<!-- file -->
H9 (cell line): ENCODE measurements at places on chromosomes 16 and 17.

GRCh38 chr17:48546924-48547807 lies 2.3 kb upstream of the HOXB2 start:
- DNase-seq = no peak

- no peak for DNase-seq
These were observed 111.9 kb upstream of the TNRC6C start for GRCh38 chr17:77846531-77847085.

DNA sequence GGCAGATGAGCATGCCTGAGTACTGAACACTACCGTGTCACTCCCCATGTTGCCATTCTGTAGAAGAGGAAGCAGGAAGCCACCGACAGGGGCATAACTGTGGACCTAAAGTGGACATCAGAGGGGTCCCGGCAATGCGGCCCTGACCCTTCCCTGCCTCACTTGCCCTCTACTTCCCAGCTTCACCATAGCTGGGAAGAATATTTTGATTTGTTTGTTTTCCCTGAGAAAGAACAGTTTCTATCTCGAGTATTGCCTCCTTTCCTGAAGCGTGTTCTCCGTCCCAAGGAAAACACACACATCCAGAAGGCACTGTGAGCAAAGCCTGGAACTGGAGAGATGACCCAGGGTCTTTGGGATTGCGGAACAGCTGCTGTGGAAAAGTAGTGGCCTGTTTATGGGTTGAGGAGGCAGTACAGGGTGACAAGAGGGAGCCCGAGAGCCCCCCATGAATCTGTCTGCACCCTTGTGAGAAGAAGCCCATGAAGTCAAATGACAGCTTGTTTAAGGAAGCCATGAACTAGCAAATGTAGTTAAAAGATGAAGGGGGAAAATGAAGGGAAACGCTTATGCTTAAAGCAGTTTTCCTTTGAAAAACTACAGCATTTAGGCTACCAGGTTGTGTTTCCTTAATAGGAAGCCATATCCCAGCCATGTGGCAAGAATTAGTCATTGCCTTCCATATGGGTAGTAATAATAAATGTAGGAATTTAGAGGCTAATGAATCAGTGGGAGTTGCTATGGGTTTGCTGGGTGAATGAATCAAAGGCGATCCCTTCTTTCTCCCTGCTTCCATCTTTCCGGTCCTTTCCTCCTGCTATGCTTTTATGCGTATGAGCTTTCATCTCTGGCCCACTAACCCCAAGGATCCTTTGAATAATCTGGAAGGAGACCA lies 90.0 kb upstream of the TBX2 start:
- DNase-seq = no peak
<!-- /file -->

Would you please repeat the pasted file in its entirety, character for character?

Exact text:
H9 (cell line): ENCODE measurements at places on chromosomes 16 and 17.

GRCh38 chr17:48546924-48547807 lies 2.3 kb upstream of the HOXB2 start:
- DNase-seq = no peak

- no peak for DNase-seq
These were observed 111.9 kb upstream of the TNRC6C start for GRCh38 chr17:77846531-77847085.

DNA sequence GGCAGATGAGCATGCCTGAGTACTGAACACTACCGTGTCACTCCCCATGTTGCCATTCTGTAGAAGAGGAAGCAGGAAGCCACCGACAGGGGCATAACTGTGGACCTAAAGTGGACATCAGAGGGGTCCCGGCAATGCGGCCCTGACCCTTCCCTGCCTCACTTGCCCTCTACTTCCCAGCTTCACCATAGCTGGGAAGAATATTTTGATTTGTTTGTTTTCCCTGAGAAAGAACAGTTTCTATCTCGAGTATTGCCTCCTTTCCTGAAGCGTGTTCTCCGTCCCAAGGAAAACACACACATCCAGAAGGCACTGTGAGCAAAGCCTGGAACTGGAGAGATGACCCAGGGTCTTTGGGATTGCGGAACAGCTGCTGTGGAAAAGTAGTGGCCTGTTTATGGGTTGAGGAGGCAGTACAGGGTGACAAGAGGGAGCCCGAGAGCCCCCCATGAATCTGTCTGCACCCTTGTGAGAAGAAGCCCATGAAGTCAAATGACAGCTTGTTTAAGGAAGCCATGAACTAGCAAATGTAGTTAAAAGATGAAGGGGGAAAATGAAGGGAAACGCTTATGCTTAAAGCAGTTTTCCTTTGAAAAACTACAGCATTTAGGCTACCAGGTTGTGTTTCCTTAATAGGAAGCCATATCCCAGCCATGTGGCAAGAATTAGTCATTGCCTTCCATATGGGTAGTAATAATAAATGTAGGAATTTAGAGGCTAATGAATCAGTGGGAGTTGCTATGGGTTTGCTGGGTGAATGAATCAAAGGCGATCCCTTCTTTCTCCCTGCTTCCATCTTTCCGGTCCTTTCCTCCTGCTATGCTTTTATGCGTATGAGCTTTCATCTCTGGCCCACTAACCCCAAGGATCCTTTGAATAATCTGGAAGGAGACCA lies 90.0 kb upstream of the TBX2 start:
- DNase-seq = no peak